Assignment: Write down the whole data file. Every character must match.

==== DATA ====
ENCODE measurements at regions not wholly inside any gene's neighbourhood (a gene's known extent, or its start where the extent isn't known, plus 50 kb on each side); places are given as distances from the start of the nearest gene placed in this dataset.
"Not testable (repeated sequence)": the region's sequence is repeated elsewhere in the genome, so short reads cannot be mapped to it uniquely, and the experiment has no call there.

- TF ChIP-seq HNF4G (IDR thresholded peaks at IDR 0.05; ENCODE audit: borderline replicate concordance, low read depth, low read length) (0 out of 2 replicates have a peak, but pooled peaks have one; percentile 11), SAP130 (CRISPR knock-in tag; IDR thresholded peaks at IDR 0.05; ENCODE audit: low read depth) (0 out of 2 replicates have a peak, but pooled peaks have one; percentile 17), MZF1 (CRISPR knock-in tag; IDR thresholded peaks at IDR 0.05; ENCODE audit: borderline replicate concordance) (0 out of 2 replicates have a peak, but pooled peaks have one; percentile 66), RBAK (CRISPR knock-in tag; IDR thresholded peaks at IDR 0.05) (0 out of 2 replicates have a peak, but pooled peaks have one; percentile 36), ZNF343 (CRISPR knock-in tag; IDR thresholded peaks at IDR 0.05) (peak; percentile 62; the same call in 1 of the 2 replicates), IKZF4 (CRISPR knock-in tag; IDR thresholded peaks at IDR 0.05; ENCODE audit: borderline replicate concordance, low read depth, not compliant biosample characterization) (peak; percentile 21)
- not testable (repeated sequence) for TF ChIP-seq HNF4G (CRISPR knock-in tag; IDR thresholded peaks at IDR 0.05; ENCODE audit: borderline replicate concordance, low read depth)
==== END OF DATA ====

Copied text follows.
ENCODE measurements at regions not wholly inside any gene's neighbourhood (a gene's known extent, or its start where the extent isn't known, plus 50 kb on each side); places are given as distances from the start of the nearest gene placed in this dataset.
"Not testable (repeated sequence)": the region's sequence is repeated elsewhere in the genome, so short reads cannot be mapped to it uniquely, and the experiment has no call there.

- TF ChIP-seq HNF4G (IDR thresholded peaks at IDR 0.05; ENCODE audit: borderline replicate concordance, low read depth, low read length) (0 out of 2 replicates have a peak, but pooled peaks have one; percentile 11), SAP130 (CRISPR knock-in tag; IDR thresholded peaks at IDR 0.05; ENCODE audit: low read depth) (0 out of 2 replicates have a peak, but pooled peaks have one; percentile 17), MZF1 (CRISPR knock-in tag; IDR thresholded peaks at IDR 0.05; ENCODE audit: borderline replicate concordance) (0 out of 2 replicates have a peak, but pooled peaks have one; percentile 66), RBAK (CRISPR knock-in tag; IDR thresholded peaks at IDR 0.05) (0 out of 2 replicates have a peak, but pooled peaks have one; percentile 36), ZNF343 (CRISPR knock-in tag; IDR thresholded peaks at IDR 0.05) (peak; percentile 62; the same call in 1 of the 2 replicates), IKZF4 (CRISPR knock-in tag; IDR thresholded peaks at IDR 0.05; ENCODE audit: borderline replicate concordance, low read depth, not compliant biosample characterization) (peak; percentile 21)
- not testable (repeated sequence) for TF ChIP-seq HNF4G (CRISPR knock-in tag; IDR thresholded peaks at IDR 0.05; ENCODE audit: borderline replicate concordance, low read depth)